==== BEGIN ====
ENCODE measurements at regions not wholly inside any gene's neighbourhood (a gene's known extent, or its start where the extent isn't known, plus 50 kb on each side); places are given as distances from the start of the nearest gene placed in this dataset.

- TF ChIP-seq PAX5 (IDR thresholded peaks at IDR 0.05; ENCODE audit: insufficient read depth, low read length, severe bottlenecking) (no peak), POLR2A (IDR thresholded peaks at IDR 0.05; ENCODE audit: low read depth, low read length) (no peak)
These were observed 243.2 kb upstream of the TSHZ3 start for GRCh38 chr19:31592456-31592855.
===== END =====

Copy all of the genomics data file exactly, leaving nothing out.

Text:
ENCODE measurements at regions not wholly inside any gene's neighbourhood (a gene's known extent, or its start where the extent isn't known, plus 50 kb on each side); places are given as distances from the start of the nearest gene placed in this dataset.

- TF ChIP-seq PAX5 (IDR thresholded peaks at IDR 0.05; ENCODE audit: insufficient read depth, low read length, severe bottlenecking) (no peak), POLR2A (IDR thresholded peaks at IDR 0.05; ENCODE audit: low read depth, low read length) (no peak)
These were observed 243.2 kb upstream of the TSHZ3 start for GRCh38 chr19:31592456-31592855.